The next day brought colder temperatures which was good news as the recent warm weather had already formed a crust on the snow, which was becoming increasingly challenging skiing. We circumnavigated the south side of Fissile Peak on our way to the summit of Whirlwind Peak hoping for better snow conditions in the higher terrain.

Skinning up Whirlwind Peak in great weather!

Skinning up Whirlwind Peak in great weather!

We arrived at the summit of Whirlwind Peak at 2427m after just over 2 hours of climbing. After a brief break for snaps, we transitioned to ski mode and descended around the summit of Whirlwind onto the Overlord Glacier just beneath the bergschrund with the intention of climbing Overlord Mountain at 2625m. The snow at this altitude was powdery for the first 150m before transitioning to the surface crust experienced before. Even on this north facing aspect at around 2300m the snow had been affected by the warm temperatures just a few days before which surprised everyone including the guide! We transitioned to skins before roping together to ascend the Overlord glacier.

After snaking our way up the glacier avoiding the crevasses, we attempted to cross over a notch in the ridge covered in rock directly beneath the west face of Overlord. Usually, the snow level makes for an easy crossing but today with the dry season they’d experienced to date, it was a technical climb over rocks with heavy backpacks. Our guide decided to abandon the summit attempt and instead ski back down the glacier the same way we came up.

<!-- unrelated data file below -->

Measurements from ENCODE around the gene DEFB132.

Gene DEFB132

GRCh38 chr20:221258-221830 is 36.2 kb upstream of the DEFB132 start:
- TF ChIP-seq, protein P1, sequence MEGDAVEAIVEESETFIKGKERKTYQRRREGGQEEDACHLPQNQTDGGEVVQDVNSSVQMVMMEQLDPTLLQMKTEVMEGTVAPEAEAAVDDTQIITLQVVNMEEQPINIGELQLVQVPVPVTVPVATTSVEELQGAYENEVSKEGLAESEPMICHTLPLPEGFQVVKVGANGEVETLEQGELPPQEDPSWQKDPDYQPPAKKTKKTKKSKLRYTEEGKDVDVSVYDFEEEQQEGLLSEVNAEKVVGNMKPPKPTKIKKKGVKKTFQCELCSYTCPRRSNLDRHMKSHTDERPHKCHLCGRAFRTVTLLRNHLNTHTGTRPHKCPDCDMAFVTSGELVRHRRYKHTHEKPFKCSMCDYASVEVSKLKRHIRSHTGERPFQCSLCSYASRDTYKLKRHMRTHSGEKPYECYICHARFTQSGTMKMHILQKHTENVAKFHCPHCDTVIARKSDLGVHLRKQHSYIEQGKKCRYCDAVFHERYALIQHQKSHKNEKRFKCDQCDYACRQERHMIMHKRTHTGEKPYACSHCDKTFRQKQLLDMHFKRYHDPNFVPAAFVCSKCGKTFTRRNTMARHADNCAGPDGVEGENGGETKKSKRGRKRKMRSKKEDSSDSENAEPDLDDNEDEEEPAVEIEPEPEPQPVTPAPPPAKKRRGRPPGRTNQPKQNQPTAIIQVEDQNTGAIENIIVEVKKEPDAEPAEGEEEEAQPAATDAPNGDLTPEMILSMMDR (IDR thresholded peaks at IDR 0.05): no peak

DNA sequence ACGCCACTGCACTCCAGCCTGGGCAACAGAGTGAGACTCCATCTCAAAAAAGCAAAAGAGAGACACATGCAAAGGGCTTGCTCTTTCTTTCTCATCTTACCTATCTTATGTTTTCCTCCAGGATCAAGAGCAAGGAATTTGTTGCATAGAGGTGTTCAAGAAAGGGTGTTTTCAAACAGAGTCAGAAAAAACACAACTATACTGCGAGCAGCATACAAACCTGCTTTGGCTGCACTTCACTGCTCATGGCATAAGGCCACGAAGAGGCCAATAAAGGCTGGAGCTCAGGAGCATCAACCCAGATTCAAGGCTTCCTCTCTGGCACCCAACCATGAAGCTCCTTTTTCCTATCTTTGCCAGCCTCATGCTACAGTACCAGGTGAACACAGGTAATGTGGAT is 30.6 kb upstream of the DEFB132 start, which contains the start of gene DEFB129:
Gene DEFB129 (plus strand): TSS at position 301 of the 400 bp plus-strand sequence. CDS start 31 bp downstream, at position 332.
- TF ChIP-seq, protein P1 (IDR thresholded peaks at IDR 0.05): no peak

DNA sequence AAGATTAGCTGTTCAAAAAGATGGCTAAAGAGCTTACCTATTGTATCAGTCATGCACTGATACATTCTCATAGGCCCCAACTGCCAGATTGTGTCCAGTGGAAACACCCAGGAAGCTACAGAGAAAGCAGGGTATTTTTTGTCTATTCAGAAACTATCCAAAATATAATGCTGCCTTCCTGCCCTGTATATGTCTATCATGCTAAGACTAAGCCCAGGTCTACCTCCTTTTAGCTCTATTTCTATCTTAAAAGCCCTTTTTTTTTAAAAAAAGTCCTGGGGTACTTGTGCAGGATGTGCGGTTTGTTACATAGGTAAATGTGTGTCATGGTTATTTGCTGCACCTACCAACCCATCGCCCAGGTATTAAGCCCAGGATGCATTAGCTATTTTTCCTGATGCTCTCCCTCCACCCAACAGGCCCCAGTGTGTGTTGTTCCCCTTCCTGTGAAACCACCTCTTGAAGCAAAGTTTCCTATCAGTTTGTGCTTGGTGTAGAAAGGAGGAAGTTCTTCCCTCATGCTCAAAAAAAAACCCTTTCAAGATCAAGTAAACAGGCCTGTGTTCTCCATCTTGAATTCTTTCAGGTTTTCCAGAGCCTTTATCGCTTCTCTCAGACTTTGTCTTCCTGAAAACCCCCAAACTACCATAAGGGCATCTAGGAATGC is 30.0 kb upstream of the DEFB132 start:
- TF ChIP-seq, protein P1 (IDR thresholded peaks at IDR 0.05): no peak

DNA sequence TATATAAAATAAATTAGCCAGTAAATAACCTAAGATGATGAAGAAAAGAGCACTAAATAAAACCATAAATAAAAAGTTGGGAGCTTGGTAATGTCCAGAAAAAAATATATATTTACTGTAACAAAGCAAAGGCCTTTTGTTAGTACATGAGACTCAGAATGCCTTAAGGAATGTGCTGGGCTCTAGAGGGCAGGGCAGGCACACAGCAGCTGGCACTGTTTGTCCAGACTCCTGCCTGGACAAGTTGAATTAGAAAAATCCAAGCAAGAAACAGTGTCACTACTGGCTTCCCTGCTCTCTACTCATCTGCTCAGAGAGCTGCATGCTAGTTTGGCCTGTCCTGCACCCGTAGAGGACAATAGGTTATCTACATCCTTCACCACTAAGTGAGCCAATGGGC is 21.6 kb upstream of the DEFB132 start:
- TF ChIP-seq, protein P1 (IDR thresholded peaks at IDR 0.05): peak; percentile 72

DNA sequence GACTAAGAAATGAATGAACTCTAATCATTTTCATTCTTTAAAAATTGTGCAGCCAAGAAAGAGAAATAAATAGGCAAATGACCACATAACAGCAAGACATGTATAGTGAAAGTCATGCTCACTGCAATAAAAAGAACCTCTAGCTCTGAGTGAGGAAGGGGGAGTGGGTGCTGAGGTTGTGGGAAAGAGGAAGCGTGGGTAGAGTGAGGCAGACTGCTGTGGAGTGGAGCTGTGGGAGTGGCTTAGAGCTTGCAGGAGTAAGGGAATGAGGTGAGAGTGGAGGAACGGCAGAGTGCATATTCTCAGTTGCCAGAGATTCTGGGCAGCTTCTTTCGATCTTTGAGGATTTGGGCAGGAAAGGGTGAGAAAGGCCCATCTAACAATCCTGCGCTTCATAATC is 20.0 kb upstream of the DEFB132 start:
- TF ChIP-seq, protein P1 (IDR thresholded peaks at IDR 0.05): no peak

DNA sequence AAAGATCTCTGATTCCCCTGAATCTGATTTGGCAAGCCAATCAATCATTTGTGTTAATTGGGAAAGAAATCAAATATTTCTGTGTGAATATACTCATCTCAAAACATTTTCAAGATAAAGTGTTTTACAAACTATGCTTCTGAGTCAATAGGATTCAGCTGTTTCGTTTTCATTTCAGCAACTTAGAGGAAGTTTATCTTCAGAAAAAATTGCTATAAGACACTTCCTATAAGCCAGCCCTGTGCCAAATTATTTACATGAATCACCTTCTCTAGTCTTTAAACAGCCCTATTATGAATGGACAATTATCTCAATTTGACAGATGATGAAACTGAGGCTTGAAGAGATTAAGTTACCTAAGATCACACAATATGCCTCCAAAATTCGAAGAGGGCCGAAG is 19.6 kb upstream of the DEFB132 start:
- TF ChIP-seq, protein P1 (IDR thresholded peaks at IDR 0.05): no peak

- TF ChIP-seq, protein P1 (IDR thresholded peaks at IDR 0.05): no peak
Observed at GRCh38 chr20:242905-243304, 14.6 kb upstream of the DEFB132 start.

Overlooking Overlord glacier, with Fissile Peak in background

Overlooking Overlord glacier, with Fissile Peak in background

The scenery from here overlooking the glacier was simply stunning! Not another human-being in site, and the whole mountain to ourselves. The ski down was great for the first 200m or so, before the surface crust made the skiing quite challenging again. The crevasses were spread out quite evenly so were obvious to spot and avoid, especially with such clear visibility. It took about 25 minutes to ski to the toe of the glacier and into Russet Creek before climbing back up to Russet Lake and our hut for the evening.

Chris skiing down the Overlord glacier like a boss!

Chris skiing down the Overlord glacier like a boss!

With the hut now vacant, and the temperatures forecasted to be -20°C overnight, Chris and I decided to abandon camp, and sleep in the hut. The first night was pretty cozy for Chris and I in a two man tent, so we were both happy to have a bit more space (even just to dry socks and boot liners!). The guide soon followed our move. Overnight was cold…very cold! We awoke to find the temperatures had plummeted to -27°C. After checking I still had 10 toes, I reluctantly emerged from my sleeping bag to eat some porridge. Fortunately the forecast for the day was for more snow and cloud cover which would mean slightly more bearable temperatures.